Her smile did something to him, something unexpected yet welcome. The heaviness he always carried lightened and he could draw breath freely. What was going on here?
"What is thy stand on abolition?" she asked, completely ignoring what should be the proscribed polite conversation between a man and woman upon first meeting. They should be discussing the weather and then move on to discreetly find out about each other’s family connections.
He stared at her. Ahead, Stoddard was chuckling at something his lady had said. The sound wrapped Gerard's nerves tighter.
The Quakeress shook her head at him, still grinning. "Very well. I don't mean to be impolite. I will follow propriety." She cleared her throat. "Gerard Ramsay, what brings thee to Seneca Falls this day?"
He swallowed and tried to come up with a palatable conventional reply. He failed. "I'm against slavery," he said instead.
"I am happy to hear that, but I asked, what thy stand on abolition is."
He was not accustomed to women who put forth opinions and her tone though cheerful, was almost cavalier as if she were making fun of him. Usually with him, people did that to their own peril. But this Quakeress had pushed him off balance. "You are in favor of abolition?" he ventured, trying to find his feet in this discussion.
She laughed softly, the sound reminding him of the children playing. "Yes, I am in favor of abolition. Has thee ever met Frederick Douglass?"
"No," he said, trying to keep up with her unexpected questions and her brisk pace without bumping into anyone. "Would thee like to meet Frederick Douglass?" she asked.
"Who is Frederick Douglass?" He looked down at her again, her face attracting him in spite of himself.
"Thee hasn't read his autobiography, Narrative of the Life of Frederick Douglass, An American Slave? It was published three years ago and has sold over five thousand copies."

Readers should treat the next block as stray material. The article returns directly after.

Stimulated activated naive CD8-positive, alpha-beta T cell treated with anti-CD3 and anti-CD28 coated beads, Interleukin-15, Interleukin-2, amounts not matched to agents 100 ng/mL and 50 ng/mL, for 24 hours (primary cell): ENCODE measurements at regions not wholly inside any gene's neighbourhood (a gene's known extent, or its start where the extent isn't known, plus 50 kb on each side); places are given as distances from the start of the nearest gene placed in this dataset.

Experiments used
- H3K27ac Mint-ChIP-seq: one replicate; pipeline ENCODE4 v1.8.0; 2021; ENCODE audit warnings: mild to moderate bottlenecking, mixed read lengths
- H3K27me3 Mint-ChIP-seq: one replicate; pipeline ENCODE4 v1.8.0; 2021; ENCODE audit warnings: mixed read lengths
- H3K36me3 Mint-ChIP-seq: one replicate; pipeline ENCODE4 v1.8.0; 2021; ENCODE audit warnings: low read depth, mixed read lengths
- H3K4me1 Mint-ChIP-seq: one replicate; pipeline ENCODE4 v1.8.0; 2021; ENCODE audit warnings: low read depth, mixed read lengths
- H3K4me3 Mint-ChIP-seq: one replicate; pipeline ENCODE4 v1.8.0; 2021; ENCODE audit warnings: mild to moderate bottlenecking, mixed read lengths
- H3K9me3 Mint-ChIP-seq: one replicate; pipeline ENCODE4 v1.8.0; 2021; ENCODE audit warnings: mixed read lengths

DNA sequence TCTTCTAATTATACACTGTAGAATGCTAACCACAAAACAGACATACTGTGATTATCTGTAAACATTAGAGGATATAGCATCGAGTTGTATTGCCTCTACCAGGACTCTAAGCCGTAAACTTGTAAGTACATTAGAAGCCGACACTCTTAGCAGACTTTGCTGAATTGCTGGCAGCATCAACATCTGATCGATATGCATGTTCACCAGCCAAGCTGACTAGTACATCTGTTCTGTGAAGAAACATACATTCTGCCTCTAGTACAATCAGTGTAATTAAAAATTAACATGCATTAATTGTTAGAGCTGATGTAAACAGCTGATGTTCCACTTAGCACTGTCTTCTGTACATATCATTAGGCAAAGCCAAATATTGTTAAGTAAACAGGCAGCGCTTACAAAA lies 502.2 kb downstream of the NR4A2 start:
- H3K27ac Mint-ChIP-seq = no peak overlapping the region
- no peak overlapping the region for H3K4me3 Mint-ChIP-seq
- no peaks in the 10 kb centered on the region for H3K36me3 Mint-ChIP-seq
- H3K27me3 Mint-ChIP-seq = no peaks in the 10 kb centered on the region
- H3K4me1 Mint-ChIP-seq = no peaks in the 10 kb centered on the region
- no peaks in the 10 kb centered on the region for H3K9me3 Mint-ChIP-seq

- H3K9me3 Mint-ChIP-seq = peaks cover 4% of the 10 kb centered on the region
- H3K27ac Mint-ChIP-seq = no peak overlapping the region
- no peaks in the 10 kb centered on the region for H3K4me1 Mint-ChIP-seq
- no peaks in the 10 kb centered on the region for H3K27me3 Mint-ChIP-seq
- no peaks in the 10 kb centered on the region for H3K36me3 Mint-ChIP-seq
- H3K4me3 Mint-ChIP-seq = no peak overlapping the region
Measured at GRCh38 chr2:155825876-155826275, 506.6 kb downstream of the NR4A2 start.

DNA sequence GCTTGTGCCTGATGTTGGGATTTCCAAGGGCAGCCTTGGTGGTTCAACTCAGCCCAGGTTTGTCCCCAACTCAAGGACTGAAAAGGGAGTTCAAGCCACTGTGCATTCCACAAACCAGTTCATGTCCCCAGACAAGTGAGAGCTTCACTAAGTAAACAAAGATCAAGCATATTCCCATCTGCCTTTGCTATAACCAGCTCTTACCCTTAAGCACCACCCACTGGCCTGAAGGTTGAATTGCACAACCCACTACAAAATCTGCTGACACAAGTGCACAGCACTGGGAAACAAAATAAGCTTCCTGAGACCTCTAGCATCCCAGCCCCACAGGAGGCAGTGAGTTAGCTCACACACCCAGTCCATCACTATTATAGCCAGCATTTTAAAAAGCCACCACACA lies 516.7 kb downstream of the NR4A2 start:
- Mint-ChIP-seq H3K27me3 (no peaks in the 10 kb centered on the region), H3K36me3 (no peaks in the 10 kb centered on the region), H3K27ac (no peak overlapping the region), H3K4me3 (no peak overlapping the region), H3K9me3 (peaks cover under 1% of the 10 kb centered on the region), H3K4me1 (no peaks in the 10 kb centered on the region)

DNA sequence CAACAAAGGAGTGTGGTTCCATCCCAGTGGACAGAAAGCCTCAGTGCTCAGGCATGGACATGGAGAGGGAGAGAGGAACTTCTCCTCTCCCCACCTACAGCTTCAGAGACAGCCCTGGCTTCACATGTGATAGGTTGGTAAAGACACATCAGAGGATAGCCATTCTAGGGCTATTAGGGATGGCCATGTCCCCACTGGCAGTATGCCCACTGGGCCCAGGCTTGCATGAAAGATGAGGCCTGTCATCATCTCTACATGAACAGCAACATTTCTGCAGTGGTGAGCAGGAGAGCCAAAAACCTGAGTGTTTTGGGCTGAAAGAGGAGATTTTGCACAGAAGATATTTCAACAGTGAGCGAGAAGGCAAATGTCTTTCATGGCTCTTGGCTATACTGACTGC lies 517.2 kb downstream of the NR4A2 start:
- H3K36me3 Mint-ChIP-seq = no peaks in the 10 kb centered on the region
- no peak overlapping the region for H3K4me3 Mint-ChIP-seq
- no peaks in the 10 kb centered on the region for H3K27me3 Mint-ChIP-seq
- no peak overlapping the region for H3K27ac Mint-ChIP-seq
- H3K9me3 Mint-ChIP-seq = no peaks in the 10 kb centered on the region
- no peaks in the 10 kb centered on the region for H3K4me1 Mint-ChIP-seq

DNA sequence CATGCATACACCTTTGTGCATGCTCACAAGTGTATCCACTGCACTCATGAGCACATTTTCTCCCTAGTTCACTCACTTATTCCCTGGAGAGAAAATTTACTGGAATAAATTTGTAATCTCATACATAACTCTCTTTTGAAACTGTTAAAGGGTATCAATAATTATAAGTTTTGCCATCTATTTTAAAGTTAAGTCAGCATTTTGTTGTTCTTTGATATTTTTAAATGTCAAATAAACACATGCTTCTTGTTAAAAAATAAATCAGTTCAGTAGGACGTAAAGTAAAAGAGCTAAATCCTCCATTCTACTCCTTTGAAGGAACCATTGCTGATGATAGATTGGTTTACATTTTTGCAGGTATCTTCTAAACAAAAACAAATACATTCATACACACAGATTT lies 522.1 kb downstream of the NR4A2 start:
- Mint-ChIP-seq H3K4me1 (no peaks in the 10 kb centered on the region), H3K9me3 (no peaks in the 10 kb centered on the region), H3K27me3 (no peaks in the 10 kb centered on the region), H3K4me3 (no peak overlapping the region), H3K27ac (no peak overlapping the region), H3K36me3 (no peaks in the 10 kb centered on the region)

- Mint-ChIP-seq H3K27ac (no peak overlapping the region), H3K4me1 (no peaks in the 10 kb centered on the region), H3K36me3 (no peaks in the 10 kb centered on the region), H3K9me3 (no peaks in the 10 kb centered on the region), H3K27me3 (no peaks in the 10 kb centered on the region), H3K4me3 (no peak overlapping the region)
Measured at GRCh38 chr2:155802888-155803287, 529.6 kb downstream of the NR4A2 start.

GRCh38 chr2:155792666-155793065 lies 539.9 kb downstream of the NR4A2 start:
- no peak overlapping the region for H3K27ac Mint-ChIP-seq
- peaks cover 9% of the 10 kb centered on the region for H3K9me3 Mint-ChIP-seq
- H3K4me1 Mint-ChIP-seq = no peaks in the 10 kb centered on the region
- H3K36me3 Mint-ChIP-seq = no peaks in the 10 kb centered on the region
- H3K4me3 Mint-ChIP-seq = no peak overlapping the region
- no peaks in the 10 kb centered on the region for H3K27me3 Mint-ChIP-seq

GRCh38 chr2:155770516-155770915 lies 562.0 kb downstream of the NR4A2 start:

Distracted, he wished he could overhear what the other lady was saying to his cousin. "I've not had the pleasure."
"Indeed thee hasn't read it then. It is not a pleasant book to read. It is as harsh as the slavery that bound him."
Gerard felt as if he were back on the wagon, only riding over an even bumpier road. Primarily concerned with Stoddard’s flirtation, he scrambled to keep up with the Quakeress’s odd conversation. "He's a fugitive slave then?"
"He is a free man of color who left the state and master that enslaved him."
Gerard gaped at her. Ladies didn’t discuss slavery. No woman had ever spoken so frankly to him in his life. All his usual sangfroid evaporated.
"I see my direct manner has disconcerted thee. I apologize." She smiled and said in a sweetly conversational tone, "When does thee think this hot weather will ebb?"
His mind whirled but he wouldn't bow in defeat. "Is this Frederick Douglass attending your...convention?"
"Gerard Ramsay, thee must make up thy mind whether thee wishes me to be conventional or not. I own fault. I started by speaking frankly as I always do with people with whom I'm acquainted, not strangers like thee. But this morning's discussion of the ‘Declaration of Sentiments for Women’ has made me overbold with thee--one who is not at all acquainted with me."
She tilted her head like an inquisitive robin. "I apologize. Should we try to follow convention or continue with frankness?" She looked at him expectantly as she continued walking. "Please choose. I do not wish to be rude."
He inhaled the hot humid air. Her candor irritated him and he would be cursed if he let this woman best him. "Mrs. Brightman," he drawled, ”I must confess your conversational style is completely unparalleled in my experience.”
She laughed again, again sounding almost musical.
Was this woman being artless or artful?”
Well, I always enjoy a good story with a bright articulate heroine and an equally sharp hero. Do you?
For more online about Lyn’s books: